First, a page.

Wuttke: What China has to offer to European companies is extremely demanding customers and bright people in laboratories. 

I'll give you an example – the average age of a buyer in Germany is 53, and in China it's 35, primarily women. What drives many companies, including mine, to more innovation is that customers are demanding more and more. Chinese customers are gadget-rich. They want another one by the year; (this) is actually the demand of a new population that has a strong affiliation to technology. It is something we don't have in Europe. Many people underestimate the fact that when we operate in China, you learn so much that you can sell products elsewhere in the world. 

The second thing is half of the PhDs in sciences and technologies around the world is Chinese from the mainland. So they are great minds to not only work in China but also the laboratories in Europe. So sometimes people see the aging, this and that, but actually the human factor is the real winning proposition of China.

CGTN: How did we get here?

Wuttke: The integration of economic superpowers is difficult. (Take) the experience in my own country of Germany in the late 19th century. In 1871, Germany was very backward and then started industrializing, had an economic super run, and urbanization took place at the same time.

How did we get here? I think it's really multiple layers of miscommunication on both sides, and expectations are possibly not fulfilled.

Synlab, one of Europe's largest diagnostics groups, planned in August to increase its COVID-19 testing capacity by up to 50 percent in coming months in anticipation of a potential surge in infections. /AFP

Synlab, one of Europe's largest diagnostics groups, planned in August to increase its COVID-19 testing capacity by up to 50 percent in coming months in anticipation of a potential surge in infections. /AFP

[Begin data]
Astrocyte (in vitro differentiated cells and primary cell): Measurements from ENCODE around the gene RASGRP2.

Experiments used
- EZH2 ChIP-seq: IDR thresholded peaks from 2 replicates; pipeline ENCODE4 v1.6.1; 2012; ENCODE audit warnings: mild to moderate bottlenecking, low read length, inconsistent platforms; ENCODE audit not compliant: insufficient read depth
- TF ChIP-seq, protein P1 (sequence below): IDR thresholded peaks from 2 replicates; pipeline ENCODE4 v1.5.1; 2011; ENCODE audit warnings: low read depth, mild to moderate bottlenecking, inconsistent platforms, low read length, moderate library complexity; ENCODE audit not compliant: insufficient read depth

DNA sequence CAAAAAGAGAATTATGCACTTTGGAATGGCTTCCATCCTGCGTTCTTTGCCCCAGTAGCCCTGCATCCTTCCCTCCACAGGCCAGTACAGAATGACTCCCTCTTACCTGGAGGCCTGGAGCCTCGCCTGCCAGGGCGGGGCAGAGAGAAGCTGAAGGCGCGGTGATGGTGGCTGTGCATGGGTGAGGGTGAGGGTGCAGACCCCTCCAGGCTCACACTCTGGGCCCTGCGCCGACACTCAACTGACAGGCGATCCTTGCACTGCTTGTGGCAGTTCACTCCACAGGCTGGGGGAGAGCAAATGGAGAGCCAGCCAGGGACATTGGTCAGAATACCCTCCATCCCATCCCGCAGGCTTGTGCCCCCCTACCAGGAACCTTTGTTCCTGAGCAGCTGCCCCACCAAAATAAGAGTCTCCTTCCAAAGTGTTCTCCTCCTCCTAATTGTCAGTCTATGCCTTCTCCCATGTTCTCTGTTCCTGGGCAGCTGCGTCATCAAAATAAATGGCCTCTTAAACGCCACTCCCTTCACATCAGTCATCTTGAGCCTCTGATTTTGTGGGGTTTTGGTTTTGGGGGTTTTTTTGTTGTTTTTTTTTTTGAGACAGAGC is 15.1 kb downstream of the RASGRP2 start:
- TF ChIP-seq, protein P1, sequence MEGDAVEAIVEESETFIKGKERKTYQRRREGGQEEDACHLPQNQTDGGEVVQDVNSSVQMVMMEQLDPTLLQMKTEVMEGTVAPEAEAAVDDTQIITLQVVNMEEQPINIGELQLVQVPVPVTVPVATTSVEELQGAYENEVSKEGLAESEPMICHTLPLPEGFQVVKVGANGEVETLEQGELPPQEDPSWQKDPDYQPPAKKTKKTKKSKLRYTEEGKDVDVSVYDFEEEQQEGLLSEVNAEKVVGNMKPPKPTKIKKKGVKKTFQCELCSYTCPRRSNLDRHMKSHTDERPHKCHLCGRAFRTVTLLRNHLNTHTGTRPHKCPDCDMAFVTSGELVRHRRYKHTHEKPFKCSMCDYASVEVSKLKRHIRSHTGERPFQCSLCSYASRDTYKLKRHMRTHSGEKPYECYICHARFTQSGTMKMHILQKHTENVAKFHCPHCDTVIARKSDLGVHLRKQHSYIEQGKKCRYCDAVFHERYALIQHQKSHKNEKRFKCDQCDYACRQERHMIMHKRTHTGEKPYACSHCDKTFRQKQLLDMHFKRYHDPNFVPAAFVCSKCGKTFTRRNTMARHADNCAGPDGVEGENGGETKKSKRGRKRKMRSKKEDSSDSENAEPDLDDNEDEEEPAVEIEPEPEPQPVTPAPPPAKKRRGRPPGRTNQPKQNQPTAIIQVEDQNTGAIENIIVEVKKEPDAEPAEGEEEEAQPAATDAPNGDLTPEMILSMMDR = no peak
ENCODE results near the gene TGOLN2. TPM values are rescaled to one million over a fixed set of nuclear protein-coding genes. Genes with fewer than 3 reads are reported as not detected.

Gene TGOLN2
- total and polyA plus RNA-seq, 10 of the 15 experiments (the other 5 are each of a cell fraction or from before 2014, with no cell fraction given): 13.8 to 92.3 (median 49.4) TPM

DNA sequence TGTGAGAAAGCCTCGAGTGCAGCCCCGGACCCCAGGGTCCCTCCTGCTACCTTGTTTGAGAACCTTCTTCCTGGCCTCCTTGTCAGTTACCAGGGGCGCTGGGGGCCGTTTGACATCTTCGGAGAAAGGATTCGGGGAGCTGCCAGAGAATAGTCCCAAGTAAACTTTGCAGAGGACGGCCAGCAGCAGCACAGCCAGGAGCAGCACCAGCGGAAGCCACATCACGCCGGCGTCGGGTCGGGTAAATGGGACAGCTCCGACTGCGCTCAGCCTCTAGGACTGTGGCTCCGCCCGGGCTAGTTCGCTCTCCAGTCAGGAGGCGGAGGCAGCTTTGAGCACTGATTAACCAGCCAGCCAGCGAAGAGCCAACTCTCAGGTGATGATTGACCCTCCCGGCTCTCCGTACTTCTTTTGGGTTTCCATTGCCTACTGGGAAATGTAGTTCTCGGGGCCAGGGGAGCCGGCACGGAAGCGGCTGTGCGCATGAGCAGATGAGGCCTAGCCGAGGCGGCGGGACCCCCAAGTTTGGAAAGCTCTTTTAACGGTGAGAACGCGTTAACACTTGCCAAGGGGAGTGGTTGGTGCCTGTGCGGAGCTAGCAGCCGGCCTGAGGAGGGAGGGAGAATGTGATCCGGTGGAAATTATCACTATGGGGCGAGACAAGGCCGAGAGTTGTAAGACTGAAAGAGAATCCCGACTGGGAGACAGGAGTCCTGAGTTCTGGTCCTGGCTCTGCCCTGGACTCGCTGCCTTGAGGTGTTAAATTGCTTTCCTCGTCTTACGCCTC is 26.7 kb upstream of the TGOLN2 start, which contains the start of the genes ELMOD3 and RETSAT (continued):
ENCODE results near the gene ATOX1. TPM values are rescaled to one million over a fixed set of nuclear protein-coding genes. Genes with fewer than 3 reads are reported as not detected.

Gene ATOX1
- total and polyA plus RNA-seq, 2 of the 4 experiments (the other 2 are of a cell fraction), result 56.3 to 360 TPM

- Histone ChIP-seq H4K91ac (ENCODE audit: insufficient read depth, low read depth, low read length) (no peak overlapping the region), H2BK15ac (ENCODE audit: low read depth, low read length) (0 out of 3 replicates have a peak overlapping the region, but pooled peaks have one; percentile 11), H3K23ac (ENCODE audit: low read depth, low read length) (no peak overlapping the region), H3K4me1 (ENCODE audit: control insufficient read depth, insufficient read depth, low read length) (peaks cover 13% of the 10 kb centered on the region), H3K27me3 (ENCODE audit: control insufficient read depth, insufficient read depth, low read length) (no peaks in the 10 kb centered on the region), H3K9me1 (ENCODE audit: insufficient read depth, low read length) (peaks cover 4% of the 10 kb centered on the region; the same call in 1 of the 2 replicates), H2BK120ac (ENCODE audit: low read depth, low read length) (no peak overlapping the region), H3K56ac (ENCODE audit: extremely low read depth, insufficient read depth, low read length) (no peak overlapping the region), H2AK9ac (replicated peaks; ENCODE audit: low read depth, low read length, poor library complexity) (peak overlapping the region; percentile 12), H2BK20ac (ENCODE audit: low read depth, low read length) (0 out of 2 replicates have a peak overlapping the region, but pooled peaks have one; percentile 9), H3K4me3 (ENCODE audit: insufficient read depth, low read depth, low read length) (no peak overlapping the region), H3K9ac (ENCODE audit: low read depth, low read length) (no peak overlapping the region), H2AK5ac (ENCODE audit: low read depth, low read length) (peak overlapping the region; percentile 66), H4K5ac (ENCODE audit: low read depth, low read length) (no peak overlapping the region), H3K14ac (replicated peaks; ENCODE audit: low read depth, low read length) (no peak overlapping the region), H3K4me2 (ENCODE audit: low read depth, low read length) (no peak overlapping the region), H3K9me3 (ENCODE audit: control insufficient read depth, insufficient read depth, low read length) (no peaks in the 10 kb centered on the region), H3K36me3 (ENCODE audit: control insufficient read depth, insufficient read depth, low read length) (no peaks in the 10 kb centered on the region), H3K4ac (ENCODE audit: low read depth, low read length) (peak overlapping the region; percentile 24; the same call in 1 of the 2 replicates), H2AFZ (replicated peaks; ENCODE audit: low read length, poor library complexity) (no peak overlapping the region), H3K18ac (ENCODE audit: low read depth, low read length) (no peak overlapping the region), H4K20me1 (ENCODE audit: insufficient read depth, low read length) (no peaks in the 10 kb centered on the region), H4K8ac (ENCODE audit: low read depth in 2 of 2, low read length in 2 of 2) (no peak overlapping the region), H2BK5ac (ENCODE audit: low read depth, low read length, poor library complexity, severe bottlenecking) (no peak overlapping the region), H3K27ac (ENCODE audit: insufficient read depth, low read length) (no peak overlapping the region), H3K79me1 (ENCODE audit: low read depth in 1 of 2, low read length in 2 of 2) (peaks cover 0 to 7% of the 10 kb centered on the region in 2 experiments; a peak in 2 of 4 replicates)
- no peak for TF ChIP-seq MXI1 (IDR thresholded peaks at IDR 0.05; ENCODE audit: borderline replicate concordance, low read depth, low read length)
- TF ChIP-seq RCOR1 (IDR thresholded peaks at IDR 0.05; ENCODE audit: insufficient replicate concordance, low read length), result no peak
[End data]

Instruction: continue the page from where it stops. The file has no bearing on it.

CGTN: Will this anti-globalization trend continue? If so, what steps can be taken to reverse course?

Wuttke: When you are sliding down, you can actually find a rescue path. We must stop the zero-sum thinking. You know, we negotiate, you win an argument, I feel like I lost something. I think there has to be an awareness that we are not in a zero-sum game, particularly in globalization. The cake gets bigger, we can both have a share.

I guess the only solution is to try to find common ground, and common ground means you have to compromise.

CGTN: You've been in China since the 1980s, and you have witnessed the country's economic boom and also two financial crises over the past 30 years. What do you think of its performance over the course of history?

Wuttke: When I came here in 1982, I could not see this coming. I lived here since 1987 on and off and one straight since 1993. The economic development in China has humbled me in many, many ways. I remember when I was invited to see the future of Pudong in 1993, I went there and found the guys were crazy. So I was overcautious about myself being skeptical about China because China has beaten my expectations time and again. So you have that storyline. At the same time, China has gained, of course, the comfort of living, better hospitals, better schooling… Everything has improved.

What I'm a bit lacking, or nostalgic for, is the curiosity of the 1980s. They were more open-minded for different developments.

(Videographer: Wu Jinjing; Video editors: Zhong Jianli, Zeng Ziyi)